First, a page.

Objectives: This study seeks (1) to examine the incidence of ASD in individuals with gender dysphoria in a gender identity clinic, and (2) to gain more insight in the relation between ASD and gender dysphoria.
Methods: From April 2004 to December 2007, all children and adolescents referred to the Amsterdam Gender Identity Clinic were screened for ASD features. Referred individuals received a standardized clinical evaluation, consisting of a psychodiagnostic assessment, interviews with the child or adolescents, interviews with the parents about developmental history and current functioning, and information from the teacher. When an ASD was either suspected or previously diagnosed, the Dutch version of the Diagnostic Interview for Social and Communication Disorders-10th revision (DISCO-10; Wing, 1999; Dutch version: van Berckelaer-Onnes et al., 2003) was administered from the caregivers. In addition, the DISCO-10 was administered from the caregivers of seven young adults (all males, age 19-25) who were referred to the gender identity clinic and either had a histery of ASD or were suspected to suffer from ASD.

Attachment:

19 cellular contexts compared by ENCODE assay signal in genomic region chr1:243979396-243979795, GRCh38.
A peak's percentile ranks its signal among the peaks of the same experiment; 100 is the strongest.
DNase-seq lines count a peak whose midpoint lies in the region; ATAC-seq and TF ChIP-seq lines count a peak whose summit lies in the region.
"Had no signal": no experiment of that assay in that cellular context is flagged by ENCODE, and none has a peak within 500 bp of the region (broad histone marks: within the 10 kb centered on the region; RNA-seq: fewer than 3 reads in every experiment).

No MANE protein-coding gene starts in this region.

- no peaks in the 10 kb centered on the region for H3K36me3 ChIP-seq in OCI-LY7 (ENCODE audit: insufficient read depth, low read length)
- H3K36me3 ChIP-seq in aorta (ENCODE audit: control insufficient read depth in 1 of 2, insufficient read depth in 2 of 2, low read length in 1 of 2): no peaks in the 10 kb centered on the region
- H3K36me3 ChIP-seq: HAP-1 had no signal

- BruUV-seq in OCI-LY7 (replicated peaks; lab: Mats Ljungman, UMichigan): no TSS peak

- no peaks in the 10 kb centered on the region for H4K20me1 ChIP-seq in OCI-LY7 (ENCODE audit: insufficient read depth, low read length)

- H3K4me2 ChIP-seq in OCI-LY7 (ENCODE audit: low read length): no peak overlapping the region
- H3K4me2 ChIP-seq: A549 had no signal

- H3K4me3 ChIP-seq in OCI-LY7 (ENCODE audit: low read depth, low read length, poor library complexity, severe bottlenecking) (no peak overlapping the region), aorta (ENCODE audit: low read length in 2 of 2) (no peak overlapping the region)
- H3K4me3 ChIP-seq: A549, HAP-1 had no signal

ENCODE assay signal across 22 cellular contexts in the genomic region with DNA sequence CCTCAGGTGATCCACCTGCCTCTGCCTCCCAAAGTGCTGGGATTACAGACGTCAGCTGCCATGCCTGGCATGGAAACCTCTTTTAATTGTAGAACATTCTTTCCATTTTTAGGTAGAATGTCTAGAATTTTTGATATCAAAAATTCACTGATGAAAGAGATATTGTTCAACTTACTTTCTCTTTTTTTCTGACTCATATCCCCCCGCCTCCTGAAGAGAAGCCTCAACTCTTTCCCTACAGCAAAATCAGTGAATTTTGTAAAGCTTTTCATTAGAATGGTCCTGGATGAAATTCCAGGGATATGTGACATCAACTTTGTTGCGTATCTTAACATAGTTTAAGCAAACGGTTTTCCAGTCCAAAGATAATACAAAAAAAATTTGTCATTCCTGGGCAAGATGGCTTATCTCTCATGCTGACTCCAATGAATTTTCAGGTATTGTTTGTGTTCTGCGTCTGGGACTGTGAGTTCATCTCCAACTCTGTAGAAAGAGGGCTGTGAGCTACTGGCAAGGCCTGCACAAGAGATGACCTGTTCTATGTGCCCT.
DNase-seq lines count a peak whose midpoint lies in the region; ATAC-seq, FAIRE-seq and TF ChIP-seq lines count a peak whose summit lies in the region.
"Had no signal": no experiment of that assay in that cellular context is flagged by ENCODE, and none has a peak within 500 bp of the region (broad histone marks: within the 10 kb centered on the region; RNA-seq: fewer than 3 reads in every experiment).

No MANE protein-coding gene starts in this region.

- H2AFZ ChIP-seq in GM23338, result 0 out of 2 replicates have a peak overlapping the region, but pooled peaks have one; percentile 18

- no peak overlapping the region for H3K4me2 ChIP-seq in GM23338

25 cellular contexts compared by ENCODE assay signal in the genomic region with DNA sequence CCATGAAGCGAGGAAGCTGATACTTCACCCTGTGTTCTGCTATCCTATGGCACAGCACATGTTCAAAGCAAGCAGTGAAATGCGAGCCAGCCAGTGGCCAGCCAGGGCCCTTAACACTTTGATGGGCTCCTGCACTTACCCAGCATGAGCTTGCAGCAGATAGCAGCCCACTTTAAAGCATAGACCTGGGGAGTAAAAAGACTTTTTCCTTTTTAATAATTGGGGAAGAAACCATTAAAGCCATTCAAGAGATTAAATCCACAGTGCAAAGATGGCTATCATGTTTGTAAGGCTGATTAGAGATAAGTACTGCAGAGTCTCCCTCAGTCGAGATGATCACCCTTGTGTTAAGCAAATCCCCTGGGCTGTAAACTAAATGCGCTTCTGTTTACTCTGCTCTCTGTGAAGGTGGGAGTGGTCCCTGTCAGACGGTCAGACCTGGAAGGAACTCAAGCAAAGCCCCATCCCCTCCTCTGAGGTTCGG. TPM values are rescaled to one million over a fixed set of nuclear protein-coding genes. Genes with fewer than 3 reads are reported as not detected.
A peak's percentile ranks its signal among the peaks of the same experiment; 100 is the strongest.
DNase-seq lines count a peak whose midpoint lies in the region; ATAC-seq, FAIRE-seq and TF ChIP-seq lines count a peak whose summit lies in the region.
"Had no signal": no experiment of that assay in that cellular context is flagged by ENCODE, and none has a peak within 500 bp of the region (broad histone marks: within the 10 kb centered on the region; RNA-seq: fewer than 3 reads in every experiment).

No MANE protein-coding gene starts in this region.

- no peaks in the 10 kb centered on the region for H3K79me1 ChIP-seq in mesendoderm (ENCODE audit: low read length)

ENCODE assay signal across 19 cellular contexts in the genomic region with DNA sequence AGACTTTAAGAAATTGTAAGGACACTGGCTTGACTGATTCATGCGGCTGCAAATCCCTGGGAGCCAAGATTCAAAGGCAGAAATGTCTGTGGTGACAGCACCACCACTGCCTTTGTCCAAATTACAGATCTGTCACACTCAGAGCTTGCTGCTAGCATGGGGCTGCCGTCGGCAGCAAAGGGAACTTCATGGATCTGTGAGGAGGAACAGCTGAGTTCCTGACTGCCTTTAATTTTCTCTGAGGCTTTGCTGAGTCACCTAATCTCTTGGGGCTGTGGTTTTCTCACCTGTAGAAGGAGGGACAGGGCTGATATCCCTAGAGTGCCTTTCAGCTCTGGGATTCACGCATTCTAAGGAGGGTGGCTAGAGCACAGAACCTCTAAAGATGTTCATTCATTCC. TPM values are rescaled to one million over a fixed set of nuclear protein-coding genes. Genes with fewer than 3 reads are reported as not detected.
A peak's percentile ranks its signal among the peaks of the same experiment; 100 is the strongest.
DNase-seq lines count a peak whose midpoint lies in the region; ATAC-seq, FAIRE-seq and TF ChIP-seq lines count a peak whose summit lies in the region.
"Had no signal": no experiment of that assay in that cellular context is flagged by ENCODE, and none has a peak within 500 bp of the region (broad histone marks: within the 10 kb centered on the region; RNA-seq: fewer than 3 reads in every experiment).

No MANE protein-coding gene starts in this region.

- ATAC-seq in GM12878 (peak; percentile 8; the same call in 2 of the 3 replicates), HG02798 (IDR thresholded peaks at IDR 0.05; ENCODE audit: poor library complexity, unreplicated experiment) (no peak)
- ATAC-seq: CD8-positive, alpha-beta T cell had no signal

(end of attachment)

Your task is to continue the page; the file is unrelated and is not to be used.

Results: Preliminary results indicate that at least 6 % of the 233 referred children and adolescents has an ASD. This percentage remains almost the same for the referrals with a confirmed Gender Idenity Disorder (GID) or Gender Identity Disorder-Not Otherwise Specified (GID-NOS) diagnosis. The group of individuals with ASD and GID (seven adults included) is heterogeneous in various respects: sex (both male and female), GID classification (GID, GID-NOS, transvestic fetishism), ASD classification (AD, Asperger syndrome, PDD-NOS), age of onset of GID (before or after puberty), and developmental trajectory (cross-sex behavior temporary or persistent).
Conclusions: The results of this study indicate clearly that the co-occurence of ASD and gender dysphoria is a frequent occasion. The developmental trajectories of individuals with ASD and GID very considerably and thus require a differentiated clinical approach.